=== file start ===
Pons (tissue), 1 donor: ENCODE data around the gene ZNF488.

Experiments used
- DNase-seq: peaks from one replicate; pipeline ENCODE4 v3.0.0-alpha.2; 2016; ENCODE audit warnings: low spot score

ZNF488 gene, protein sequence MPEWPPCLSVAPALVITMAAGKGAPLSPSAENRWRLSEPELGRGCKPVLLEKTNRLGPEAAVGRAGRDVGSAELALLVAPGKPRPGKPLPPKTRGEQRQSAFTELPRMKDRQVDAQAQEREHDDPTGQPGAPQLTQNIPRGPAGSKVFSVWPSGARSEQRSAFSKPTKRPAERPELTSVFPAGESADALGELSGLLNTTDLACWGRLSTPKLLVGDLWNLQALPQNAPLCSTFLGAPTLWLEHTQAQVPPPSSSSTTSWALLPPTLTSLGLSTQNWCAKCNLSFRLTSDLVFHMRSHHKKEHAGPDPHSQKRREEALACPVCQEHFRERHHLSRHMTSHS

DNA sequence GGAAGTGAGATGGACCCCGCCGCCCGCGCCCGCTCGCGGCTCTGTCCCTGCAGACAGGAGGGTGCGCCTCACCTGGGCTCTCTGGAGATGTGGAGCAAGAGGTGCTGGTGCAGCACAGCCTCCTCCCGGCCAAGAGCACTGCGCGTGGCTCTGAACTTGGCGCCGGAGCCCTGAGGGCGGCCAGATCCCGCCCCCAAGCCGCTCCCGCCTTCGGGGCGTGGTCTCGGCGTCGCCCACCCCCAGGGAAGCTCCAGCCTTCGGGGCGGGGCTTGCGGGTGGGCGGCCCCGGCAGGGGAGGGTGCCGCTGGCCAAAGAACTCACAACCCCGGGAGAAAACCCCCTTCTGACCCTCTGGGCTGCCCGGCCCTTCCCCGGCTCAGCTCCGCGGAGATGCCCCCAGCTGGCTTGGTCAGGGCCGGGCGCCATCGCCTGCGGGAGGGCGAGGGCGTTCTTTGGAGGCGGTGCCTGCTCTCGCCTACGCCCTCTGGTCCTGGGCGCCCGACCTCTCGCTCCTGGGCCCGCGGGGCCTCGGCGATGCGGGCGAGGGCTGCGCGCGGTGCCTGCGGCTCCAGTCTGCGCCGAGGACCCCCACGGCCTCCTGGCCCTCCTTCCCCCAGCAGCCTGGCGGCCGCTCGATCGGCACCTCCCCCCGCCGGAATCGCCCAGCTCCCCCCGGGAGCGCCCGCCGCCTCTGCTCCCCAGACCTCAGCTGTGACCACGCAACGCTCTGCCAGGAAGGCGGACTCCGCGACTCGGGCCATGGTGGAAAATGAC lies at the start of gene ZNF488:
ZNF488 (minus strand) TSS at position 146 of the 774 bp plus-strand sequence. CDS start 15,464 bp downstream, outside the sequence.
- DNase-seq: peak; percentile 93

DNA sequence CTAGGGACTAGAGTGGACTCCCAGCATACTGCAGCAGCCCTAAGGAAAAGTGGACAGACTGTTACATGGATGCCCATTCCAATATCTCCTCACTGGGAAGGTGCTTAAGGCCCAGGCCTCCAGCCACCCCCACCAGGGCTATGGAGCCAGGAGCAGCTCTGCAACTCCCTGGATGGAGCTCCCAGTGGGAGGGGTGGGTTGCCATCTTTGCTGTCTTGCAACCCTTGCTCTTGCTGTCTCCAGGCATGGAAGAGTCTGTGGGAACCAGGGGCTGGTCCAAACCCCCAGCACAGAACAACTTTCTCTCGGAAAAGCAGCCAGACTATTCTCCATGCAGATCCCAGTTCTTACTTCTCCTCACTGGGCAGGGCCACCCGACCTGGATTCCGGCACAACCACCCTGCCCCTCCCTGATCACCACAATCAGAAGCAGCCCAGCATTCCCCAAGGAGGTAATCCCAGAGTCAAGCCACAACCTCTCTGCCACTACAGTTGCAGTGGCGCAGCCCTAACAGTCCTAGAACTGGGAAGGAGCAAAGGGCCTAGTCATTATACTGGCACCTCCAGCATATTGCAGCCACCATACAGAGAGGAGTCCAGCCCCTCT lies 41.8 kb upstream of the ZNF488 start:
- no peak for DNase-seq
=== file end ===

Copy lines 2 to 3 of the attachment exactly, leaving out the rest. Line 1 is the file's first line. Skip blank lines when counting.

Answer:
Experiments used
- DNase-seq: peaks from one replicate; pipeline ENCODE4 v3.0.0-alpha.2; 2016; ENCODE audit warnings: low spot score